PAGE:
You can accept the default names on the next screen for Project Name and Folders. Select "Next", then "Finish".
Now, just select the icon for "Make and Program Device Main Project" as shown on the screenshot.

The board should now be running the TCPIP demo. It is time to connect it to an Ethernet switch in your network. The firmware will request an IP address and configure itself automatically. It also broadcasts on UDP port 30303 using the "announce protocol", so you could discover it using "MCHPDetect.exe".
Here is an example of the packet sent, as seen on my router:
root@router:~# tcpdump -i br-lan port 30303 -s 1500 -X
tcpdump: verbose output suppressed, use -v or -vv for full protocol decode
listening on br-lan, link-type EN10MB (Ethernet), capture size 1500 bytes
22:48:04.906796 IP 10.192.0.175.2860 > 255.255.255.255.30303: UDP, length 61
0x0000: 4500 0059 e26f 0000 6411 68b6 0ac0 00af E..Y.o..d.h.....
0x0010: ffff ffff 0b2c 765f 0045 a133 4d43 4850 .....,v_.E.3MCHP
0x0020: 424f 4152 4420 2020 2020 200d 0a30 302d BOARD........00-
0x0030: 3034 2d41 332d 3137 2d39 392d 4330 0d0a 04-A3-17-99-C0..
0x0040: 4448 4350 2f50 6f77 6572 2065 7665 6e74 DHCP/Power.event
0x0050: 206f 6363 7572 7265 64 .occurred
The documentation says you can access the board by typing "http://mchpboard" into a browser on the computer. It may work sometimes with routers, but not with mine, based on Openwrt. So I had to check the DHCP requests to find the ip address of the board manually. The address was http://10.192.0.175 in my case, this is how the page looks:

The demo page shows the states of the buttons on the board, and you can update the LED states by clicking on them.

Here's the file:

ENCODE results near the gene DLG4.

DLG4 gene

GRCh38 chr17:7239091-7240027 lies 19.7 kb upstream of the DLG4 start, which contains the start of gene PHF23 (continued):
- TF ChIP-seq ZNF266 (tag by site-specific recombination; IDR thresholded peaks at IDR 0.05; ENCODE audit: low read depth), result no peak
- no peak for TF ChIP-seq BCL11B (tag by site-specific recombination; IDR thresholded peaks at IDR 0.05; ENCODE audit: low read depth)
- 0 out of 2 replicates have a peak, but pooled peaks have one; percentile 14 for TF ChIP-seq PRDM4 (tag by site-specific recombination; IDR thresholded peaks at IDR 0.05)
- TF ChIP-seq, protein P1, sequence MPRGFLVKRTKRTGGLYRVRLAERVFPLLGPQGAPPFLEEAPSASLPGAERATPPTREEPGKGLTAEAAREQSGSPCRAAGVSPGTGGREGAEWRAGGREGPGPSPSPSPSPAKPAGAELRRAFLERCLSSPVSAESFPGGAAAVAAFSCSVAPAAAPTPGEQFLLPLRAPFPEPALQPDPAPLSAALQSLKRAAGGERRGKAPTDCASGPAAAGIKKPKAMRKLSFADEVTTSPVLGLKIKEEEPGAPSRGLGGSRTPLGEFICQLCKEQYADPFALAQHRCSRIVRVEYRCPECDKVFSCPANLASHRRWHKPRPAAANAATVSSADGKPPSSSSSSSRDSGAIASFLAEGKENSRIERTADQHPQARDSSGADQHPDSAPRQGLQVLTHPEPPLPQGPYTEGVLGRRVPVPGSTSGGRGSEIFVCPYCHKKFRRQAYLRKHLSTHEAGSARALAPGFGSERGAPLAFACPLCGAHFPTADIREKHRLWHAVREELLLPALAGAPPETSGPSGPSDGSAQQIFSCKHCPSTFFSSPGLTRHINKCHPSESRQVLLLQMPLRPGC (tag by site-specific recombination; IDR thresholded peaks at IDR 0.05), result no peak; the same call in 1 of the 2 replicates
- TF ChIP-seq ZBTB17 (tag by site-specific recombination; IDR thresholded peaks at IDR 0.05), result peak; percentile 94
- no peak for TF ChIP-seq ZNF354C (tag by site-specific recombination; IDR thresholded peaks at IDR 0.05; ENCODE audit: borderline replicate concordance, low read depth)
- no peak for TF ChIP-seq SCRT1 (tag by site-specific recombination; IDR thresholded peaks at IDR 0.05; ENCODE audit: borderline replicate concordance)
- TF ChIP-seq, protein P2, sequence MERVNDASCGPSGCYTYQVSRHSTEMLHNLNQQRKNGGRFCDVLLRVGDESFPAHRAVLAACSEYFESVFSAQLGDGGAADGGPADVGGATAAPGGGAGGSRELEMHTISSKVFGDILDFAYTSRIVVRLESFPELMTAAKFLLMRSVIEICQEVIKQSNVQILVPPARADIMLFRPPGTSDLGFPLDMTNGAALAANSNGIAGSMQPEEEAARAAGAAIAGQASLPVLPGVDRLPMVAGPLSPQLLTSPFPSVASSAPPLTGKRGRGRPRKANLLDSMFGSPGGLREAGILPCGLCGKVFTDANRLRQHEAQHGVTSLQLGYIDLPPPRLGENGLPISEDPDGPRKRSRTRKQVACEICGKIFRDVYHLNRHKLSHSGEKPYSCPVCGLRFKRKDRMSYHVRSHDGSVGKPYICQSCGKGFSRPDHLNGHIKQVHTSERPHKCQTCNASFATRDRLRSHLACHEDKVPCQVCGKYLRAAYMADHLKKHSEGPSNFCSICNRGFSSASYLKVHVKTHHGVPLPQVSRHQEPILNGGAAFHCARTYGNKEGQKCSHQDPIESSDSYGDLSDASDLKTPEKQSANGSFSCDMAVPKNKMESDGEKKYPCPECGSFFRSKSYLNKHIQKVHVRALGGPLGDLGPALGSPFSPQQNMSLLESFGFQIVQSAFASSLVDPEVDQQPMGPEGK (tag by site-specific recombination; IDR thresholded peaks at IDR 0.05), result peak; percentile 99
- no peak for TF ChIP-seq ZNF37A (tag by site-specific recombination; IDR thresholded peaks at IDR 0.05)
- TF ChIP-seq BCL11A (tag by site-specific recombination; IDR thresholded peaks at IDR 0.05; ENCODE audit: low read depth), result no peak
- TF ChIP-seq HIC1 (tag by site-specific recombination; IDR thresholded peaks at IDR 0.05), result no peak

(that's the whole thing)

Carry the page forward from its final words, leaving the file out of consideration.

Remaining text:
Compile the TCPIP demo code

The TCPIP demo comes with a "MainDemo.c" and the precompiled Microchip TCPIP library. The next step is to create a project, compile the demo source, and link it with the precompiled TCP/IP library. You can experiment with modifications of the MainDemo.c source, but not with the TCP/IP library settings.

The file "TCPIP Library PIC32MX795F512L.a" is the collection of precompiled sources for the specific microcontroller and circuit setup of the ESK board. We can list the precompiled files from the library as: ar t TCPIP\ Library\ PIC32MX795F512L.a
and the functions and variables with objdump -t TCPIP\ Library\ PIC32MX795F512L.a

Create a new project (File/New project), but choose "Standalone Project" this time. Choose the PIC32MX795F512L and the PIC32 starter kit debugger as in the previous step. Select C32 as the compiler toolchain, and give a new name for this project. Finish the wizard, and  add "MainDemo.c" to sources and "TCPIP Library PIC32MX795F512L.a" to object codes. This can be done in the "Projects" window by right clicking "Source Files" and selecting "Add Existing Item". Do the same with "Object Files".

Before compiling, there are a few steps to adjust the settings to ensure successful compilation. Edit the project (right click the project name and select "Properties") and modify the settings under "pic32-gcc" and "pic32-ld":
Select pic32-gcc option categories "Errors and warnings": turn on "Additional warnings"

Select pic32-gcc option categories "General" and select the "Include" directory from the TCPIP demo for "Include directories".

Select pic32-ld option categories "General" and modify "Heap size" to 16000 and "Minimum stack size" to 2048 as shown:

into the board.Select pic32-ld option categories "Libraries" and select "s" for Optimization level of Standard Libraries. You are ready to compile and program the code. Select the icon for "Make and Program Device Main Project" as in the previous step. If the firmware was uploaded succesfully, verify that the board still operates by visiting its URL again.

Compile the TCPIP stack

In this step, the full firmware is compiled from source. Thus you can experiment with customizing the TCPIP library, eg. stripping unneeded features such as SNMP, SMTP, upload handling, etc. For this step, we will need the Microchip Application Libraries.

Read the details in the second part.